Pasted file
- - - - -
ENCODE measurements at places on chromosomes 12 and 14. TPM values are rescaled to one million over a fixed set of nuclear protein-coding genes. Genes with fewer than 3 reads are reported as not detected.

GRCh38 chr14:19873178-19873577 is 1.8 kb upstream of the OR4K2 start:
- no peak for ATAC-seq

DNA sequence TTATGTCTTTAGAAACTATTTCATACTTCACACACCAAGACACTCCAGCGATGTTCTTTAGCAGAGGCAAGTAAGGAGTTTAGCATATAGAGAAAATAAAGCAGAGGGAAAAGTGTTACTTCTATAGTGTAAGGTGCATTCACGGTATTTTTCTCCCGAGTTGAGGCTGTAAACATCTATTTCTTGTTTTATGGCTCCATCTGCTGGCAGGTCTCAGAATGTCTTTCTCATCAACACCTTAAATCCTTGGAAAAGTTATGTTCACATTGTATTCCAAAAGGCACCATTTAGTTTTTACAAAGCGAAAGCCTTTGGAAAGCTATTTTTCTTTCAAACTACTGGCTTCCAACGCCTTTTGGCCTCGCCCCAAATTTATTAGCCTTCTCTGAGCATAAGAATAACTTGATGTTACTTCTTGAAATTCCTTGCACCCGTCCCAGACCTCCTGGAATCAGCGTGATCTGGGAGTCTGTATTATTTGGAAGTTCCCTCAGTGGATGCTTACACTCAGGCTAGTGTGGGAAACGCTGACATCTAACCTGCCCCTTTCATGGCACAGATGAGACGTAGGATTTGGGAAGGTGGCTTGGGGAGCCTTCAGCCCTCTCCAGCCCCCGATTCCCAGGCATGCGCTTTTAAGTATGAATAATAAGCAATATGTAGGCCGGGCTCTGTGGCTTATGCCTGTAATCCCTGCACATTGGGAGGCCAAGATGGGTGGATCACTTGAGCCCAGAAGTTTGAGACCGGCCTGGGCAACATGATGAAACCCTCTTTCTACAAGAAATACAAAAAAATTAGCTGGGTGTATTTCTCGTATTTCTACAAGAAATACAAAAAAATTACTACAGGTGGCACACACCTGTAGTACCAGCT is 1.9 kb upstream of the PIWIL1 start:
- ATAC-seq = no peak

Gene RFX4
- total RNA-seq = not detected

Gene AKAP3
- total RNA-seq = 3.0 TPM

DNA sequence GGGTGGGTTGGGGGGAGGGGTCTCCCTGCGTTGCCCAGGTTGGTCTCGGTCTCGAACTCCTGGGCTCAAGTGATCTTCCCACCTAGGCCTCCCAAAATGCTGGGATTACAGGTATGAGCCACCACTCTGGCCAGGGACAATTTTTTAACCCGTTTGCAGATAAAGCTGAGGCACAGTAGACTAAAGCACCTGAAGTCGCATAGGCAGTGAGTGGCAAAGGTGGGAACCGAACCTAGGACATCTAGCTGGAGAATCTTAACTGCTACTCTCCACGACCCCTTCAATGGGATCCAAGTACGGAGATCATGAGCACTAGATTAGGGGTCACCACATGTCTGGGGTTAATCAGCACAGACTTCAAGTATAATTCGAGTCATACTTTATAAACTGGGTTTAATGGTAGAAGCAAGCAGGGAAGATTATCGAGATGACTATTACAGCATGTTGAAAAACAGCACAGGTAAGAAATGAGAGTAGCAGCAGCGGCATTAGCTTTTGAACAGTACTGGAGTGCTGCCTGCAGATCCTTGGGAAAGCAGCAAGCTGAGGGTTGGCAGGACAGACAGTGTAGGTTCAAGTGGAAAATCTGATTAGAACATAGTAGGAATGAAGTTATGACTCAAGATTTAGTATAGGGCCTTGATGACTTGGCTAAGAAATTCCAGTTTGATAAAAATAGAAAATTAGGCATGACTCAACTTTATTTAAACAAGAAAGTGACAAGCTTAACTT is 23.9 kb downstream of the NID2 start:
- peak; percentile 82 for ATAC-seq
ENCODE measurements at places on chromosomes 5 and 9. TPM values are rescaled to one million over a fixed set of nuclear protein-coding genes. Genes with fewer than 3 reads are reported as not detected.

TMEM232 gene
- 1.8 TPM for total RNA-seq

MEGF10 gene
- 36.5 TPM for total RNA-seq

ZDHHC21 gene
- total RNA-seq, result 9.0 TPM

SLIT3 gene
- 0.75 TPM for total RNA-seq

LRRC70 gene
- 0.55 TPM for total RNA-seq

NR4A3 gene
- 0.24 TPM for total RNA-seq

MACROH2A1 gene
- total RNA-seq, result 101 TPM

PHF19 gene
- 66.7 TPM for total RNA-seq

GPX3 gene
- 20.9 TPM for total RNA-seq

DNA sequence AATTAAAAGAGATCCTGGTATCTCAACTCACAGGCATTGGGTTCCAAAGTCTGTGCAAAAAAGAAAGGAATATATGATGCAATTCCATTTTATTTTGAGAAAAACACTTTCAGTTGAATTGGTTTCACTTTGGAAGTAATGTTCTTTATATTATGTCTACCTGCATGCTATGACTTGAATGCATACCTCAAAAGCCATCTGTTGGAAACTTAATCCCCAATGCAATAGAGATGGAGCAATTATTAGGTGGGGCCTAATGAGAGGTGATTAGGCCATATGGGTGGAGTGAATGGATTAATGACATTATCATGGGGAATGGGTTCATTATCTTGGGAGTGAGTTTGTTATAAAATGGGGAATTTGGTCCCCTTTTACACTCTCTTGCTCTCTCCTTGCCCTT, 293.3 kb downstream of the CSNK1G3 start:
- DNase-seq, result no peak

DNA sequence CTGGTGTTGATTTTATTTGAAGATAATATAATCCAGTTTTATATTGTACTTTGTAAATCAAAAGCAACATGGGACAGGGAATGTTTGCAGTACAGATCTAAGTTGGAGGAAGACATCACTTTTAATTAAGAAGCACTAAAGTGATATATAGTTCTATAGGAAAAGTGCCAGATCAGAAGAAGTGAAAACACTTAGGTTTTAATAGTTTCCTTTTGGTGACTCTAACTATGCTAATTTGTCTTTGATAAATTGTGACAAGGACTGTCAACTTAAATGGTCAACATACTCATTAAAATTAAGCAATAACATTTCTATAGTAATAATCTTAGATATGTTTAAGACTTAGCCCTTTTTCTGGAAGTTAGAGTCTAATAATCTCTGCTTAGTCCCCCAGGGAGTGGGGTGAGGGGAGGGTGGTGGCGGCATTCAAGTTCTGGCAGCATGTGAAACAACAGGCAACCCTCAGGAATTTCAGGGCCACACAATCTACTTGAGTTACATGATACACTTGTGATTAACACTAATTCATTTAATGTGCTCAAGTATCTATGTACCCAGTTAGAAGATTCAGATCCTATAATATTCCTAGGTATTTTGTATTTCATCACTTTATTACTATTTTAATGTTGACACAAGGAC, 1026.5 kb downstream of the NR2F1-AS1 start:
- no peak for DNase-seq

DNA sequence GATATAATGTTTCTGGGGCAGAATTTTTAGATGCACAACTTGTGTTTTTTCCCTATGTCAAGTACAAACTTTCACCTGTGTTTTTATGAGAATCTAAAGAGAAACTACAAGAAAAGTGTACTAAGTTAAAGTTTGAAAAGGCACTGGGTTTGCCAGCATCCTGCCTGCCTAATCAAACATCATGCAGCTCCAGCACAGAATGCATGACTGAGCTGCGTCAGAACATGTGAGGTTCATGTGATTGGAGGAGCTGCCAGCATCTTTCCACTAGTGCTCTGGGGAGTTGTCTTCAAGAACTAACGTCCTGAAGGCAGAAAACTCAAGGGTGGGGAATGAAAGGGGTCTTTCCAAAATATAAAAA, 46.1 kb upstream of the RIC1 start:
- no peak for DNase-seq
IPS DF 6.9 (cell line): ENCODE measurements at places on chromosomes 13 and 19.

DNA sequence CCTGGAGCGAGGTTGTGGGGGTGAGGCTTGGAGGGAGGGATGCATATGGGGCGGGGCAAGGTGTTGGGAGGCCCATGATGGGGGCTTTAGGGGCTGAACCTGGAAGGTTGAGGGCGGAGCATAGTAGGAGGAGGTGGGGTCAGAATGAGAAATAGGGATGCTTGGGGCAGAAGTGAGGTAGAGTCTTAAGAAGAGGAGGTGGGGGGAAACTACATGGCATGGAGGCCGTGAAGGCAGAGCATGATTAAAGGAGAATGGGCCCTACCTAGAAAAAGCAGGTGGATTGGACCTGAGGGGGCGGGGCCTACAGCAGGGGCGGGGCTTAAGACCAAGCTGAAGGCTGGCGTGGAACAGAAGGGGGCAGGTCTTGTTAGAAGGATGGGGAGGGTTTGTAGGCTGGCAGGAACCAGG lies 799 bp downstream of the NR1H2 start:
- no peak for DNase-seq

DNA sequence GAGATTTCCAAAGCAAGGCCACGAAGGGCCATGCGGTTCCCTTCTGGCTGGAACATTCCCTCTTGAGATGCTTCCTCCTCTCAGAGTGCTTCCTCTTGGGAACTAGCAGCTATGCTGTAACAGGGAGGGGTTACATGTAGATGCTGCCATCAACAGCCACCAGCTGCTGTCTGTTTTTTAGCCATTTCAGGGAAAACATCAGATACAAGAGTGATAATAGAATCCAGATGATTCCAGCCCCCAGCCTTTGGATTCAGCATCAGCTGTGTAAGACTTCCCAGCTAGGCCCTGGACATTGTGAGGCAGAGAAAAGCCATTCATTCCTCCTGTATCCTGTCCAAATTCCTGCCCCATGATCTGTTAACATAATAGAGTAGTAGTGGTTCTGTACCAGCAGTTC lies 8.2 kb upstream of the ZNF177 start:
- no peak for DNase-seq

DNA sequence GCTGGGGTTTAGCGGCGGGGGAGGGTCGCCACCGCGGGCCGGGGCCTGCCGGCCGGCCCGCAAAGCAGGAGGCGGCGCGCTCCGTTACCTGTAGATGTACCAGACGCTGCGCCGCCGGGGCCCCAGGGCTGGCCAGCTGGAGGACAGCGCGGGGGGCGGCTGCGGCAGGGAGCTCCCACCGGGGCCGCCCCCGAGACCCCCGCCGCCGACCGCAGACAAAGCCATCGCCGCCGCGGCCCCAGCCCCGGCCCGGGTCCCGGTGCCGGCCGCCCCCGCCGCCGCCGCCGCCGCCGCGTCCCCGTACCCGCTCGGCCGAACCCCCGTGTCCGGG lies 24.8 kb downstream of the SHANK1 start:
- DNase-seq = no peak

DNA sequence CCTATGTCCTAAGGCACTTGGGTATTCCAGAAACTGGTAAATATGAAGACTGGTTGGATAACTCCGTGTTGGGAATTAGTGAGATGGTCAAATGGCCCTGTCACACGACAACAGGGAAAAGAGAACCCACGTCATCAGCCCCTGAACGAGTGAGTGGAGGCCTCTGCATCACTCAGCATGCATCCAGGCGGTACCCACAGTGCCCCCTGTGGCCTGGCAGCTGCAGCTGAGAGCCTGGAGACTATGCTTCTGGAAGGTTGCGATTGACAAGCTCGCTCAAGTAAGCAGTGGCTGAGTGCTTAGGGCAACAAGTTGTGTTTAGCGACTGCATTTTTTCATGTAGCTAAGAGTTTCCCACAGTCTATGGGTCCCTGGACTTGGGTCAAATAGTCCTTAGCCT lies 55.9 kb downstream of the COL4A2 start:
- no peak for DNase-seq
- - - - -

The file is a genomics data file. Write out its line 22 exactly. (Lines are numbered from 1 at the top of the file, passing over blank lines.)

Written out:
- 0.55 TPM for total RNA-seq